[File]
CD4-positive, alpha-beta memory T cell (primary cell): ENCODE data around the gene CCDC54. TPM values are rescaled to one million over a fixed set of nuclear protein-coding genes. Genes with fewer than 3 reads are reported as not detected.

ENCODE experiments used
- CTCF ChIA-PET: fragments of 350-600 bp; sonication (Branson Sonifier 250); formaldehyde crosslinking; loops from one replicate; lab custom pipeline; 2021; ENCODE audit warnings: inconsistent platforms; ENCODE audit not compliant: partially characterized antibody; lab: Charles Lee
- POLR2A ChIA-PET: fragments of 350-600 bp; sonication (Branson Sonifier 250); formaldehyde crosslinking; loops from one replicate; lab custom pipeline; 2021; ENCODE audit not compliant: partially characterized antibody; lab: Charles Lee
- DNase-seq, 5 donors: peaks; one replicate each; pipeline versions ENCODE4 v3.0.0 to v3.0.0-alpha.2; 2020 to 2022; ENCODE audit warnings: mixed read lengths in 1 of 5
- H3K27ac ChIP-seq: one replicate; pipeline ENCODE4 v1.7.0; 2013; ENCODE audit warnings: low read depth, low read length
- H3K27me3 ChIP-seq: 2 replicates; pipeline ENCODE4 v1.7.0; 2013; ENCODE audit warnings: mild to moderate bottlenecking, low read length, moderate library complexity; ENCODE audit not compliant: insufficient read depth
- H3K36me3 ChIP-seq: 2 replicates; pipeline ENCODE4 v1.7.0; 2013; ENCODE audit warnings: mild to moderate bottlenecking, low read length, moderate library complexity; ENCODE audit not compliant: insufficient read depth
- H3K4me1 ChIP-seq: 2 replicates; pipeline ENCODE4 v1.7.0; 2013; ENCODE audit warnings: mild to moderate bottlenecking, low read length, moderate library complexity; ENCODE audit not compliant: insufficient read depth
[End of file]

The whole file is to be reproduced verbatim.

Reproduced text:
CD4-positive, alpha-beta memory T cell (primary cell): ENCODE data around the gene CCDC54. TPM values are rescaled to one million over a fixed set of nuclear protein-coding genes. Genes with fewer than 3 reads are reported as not detected.

ENCODE experiments used
- CTCF ChIA-PET: fragments of 350-600 bp; sonication (Branson Sonifier 250); formaldehyde crosslinking; loops from one replicate; lab custom pipeline; 2021; ENCODE audit warnings: inconsistent platforms; ENCODE audit not compliant: partially characterized antibody; lab: Charles Lee
- POLR2A ChIA-PET: fragments of 350-600 bp; sonication (Branson Sonifier 250); formaldehyde crosslinking; loops from one replicate; lab custom pipeline; 2021; ENCODE audit not compliant: partially characterized antibody; lab: Charles Lee
- DNase-seq, 5 donors: peaks; one replicate each; pipeline versions ENCODE4 v3.0.0 to v3.0.0-alpha.2; 2020 to 2022; ENCODE audit warnings: mixed read lengths in 1 of 5
- H3K27ac ChIP-seq: one replicate; pipeline ENCODE4 v1.7.0; 2013; ENCODE audit warnings: low read depth, low read length
- H3K27me3 ChIP-seq: 2 replicates; pipeline ENCODE4 v1.7.0; 2013; ENCODE audit warnings: mild to moderate bottlenecking, low read length, moderate library complexity; ENCODE audit not compliant: insufficient read depth
- H3K36me3 ChIP-seq: 2 replicates; pipeline ENCODE4 v1.7.0; 2013; ENCODE audit warnings: mild to moderate bottlenecking, low read length, moderate library complexity; ENCODE audit not compliant: insufficient read depth
- H3K4me1 ChIP-seq: 2 replicates; pipeline ENCODE4 v1.7.0; 2013; ENCODE audit warnings: mild to moderate bottlenecking, low read length, moderate library complexity; ENCODE audit not compliant: insufficient read depth